However, eventually I found resist dyeing to be the most satisfying means of self-expression for me. While working with most of the other techniques like weaving, sewing, printing, etc, one has a fair visualization of the final artwork as one works on it, while resist dyeing has a mystical curtain around the final artwork till its final stage. At the same time, it is impossible even for the artist herself to reproduce a resist dyed artwork once it is done. I find this facet to be very important, as an artwork is not just a creation; it is also a mirror to the artist's state of mind and thoughts that have to be unique to the moment.
H/E: Do you plan to explore or incorporate other textile techniques into your work?
NPD: I want to be a student for life and am always eager to learn and explore different fabric construction and textile techniques. I intend to always be open to any new technique that would fascinate me. Incorporating other techniques with resist dyeing is a very exciting domain. Currently as write this, I am in Latvia on a Textile Art residency. I am really happy to see my fellow participants’ work and I am sure this experience shall influence my work and would offer me with multiple perspectives.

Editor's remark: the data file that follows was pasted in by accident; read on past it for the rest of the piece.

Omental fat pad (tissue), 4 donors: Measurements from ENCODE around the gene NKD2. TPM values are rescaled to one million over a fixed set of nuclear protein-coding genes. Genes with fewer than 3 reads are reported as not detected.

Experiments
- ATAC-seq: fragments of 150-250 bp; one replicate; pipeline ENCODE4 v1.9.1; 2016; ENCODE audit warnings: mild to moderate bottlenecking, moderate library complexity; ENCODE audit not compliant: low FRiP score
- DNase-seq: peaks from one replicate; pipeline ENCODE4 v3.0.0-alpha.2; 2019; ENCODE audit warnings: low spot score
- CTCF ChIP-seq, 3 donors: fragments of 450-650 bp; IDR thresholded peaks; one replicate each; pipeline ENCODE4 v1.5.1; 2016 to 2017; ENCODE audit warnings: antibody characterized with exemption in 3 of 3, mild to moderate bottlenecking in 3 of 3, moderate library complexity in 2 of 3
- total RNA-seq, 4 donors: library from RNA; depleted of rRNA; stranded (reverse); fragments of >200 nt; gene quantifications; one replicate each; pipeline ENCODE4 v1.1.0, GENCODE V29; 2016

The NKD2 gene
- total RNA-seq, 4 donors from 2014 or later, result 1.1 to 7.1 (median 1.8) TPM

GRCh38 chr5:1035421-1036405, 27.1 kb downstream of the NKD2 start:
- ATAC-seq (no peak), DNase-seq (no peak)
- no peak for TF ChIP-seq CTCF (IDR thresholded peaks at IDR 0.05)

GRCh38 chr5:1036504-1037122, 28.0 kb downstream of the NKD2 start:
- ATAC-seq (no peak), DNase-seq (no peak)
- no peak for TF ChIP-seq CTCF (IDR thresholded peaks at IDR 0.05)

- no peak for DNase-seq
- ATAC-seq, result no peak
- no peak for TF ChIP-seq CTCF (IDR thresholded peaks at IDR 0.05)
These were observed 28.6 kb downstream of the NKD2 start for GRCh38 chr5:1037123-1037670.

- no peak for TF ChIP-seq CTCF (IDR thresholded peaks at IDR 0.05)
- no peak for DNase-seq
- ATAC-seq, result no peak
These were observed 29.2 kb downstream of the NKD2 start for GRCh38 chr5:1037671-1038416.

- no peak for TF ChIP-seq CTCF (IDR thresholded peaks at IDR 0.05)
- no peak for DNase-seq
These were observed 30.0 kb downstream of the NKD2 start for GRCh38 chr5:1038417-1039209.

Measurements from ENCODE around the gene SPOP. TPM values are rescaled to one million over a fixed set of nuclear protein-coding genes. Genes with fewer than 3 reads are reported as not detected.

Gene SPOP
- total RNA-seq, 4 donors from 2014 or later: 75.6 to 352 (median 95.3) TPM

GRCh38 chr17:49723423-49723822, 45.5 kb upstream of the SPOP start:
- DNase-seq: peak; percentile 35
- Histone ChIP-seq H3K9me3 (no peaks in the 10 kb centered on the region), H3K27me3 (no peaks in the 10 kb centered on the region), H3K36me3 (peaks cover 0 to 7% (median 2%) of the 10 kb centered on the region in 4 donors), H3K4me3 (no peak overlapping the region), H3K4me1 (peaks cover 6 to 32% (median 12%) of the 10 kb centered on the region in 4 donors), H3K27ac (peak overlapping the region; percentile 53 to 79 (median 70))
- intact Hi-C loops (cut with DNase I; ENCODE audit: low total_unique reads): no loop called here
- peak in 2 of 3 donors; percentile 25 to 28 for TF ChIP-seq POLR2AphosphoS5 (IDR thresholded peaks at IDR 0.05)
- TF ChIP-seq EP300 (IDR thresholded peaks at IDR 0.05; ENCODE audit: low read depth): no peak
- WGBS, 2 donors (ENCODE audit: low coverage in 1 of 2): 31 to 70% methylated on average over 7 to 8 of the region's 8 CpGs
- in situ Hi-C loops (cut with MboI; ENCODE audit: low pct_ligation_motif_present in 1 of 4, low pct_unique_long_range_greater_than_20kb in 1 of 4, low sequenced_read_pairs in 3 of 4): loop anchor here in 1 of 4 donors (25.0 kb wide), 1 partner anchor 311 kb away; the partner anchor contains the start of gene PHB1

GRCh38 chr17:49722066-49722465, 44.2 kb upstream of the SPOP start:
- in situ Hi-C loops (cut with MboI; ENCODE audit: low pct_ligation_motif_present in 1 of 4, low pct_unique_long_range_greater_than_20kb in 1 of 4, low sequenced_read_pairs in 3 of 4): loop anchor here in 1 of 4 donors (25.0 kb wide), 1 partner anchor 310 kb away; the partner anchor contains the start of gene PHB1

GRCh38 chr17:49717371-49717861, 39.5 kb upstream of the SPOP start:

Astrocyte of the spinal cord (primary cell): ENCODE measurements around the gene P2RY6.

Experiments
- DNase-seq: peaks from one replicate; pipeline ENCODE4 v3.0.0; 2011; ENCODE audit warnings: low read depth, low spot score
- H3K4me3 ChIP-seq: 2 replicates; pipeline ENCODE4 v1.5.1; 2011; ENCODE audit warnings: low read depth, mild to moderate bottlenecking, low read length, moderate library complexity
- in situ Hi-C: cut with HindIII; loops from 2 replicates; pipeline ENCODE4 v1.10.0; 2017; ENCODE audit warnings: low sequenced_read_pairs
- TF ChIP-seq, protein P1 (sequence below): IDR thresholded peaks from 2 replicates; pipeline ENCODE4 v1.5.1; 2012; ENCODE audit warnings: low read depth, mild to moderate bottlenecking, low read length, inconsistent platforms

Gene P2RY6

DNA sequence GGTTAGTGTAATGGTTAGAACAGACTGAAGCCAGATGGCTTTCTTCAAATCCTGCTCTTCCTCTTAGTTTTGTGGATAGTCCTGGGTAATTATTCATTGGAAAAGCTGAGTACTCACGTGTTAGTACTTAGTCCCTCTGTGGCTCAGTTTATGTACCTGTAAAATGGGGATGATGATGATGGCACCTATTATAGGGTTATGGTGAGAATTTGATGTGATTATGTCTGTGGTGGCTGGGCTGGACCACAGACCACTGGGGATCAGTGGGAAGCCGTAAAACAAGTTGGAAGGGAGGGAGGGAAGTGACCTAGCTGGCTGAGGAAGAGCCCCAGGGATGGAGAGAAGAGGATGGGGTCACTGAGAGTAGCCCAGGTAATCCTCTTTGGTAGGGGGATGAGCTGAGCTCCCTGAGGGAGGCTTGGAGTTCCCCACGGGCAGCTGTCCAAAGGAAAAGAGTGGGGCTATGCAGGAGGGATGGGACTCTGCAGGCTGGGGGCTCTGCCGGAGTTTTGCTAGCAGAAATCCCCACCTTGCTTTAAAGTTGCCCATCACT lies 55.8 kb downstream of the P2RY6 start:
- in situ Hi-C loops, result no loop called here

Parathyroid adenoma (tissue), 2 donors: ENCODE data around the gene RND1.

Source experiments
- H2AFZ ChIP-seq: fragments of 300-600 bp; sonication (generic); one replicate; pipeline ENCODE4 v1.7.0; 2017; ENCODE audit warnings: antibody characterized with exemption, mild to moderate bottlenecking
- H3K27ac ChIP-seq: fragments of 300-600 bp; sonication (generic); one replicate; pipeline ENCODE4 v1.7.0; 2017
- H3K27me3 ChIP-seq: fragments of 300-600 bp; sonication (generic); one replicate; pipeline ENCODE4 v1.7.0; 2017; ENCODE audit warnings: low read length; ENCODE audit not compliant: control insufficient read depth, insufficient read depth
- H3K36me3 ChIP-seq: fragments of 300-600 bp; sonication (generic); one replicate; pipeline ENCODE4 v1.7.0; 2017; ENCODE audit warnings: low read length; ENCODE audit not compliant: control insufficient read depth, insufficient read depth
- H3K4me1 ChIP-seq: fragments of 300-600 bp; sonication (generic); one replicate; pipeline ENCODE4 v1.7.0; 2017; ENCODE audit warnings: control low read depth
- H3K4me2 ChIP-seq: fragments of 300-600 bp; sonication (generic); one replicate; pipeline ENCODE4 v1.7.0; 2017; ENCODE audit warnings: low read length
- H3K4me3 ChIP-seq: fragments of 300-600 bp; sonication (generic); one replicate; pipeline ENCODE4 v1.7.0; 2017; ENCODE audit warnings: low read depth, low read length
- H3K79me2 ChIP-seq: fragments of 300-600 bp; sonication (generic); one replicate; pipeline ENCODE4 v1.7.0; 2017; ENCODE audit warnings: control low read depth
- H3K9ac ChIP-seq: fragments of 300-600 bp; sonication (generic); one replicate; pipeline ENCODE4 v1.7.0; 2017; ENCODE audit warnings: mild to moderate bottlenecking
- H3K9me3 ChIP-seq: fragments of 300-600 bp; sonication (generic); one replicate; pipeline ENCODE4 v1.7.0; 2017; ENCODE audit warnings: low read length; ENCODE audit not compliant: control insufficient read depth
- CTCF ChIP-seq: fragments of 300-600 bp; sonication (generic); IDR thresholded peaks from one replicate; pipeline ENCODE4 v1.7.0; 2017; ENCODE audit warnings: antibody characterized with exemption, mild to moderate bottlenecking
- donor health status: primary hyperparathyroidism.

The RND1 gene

As an artist, my philosophy is to express myself through my own medium. Till the time this is being satisfied, I am open to any technique rather I am a person who would always love to explore more.